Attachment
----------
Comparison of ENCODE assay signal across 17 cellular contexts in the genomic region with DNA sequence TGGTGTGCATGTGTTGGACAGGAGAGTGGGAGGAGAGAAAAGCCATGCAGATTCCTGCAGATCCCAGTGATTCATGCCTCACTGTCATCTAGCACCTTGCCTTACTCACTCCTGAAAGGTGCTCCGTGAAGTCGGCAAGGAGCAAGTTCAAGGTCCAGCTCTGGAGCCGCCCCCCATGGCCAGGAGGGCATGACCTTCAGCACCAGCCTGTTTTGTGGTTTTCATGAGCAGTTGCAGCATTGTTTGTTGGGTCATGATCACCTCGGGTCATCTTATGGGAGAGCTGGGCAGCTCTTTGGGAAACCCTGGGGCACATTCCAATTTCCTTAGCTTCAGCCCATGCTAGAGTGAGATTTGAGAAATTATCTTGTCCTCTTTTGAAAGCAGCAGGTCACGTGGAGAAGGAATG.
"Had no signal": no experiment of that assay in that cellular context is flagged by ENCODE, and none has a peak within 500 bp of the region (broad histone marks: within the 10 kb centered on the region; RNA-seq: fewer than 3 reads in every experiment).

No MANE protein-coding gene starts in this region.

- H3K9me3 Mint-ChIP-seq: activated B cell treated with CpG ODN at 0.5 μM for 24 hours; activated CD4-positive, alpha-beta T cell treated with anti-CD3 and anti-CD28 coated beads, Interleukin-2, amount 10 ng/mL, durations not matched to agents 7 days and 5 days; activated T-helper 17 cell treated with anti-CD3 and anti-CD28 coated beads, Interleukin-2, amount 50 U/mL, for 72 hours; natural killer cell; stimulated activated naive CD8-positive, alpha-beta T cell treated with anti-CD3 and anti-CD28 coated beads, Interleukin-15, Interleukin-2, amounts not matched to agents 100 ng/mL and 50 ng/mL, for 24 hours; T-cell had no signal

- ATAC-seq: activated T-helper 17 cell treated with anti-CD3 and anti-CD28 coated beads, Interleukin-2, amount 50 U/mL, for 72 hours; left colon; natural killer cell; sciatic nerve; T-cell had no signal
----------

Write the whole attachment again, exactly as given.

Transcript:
Comparison of ENCODE assay signal across 17 cellular contexts in the genomic region with DNA sequence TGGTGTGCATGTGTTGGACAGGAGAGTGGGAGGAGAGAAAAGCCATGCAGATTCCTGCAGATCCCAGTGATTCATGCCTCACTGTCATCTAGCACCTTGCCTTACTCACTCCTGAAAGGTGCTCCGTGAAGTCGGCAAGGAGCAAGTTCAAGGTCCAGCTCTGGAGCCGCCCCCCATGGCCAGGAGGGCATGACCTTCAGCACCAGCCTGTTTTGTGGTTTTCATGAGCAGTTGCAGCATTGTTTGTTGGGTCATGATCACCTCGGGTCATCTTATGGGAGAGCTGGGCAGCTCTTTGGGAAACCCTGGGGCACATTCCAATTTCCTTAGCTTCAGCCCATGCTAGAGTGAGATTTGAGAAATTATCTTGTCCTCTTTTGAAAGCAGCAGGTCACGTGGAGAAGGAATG.
"Had no signal": no experiment of that assay in that cellular context is flagged by ENCODE, and none has a peak within 500 bp of the region (broad histone marks: within the 10 kb centered on the region; RNA-seq: fewer than 3 reads in every experiment).

No MANE protein-coding gene starts in this region.

- H3K9me3 Mint-ChIP-seq: activated B cell treated with CpG ODN at 0.5 μM for 24 hours; activated CD4-positive, alpha-beta T cell treated with anti-CD3 and anti-CD28 coated beads, Interleukin-2, amount 10 ng/mL, durations not matched to agents 7 days and 5 days; activated T-helper 17 cell treated with anti-CD3 and anti-CD28 coated beads, Interleukin-2, amount 50 U/mL, for 72 hours; natural killer cell; stimulated activated naive CD8-positive, alpha-beta T cell treated with anti-CD3 and anti-CD28 coated beads, Interleukin-15, Interleukin-2, amounts not matched to agents 100 ng/mL and 50 ng/mL, for 24 hours; T-cell had no signal

- ATAC-seq: activated T-helper 17 cell treated with anti-CD3 and anti-CD28 coated beads, Interleukin-2, amount 50 U/mL, for 72 hours; left colon; natural killer cell; sciatic nerve; T-cell had no signal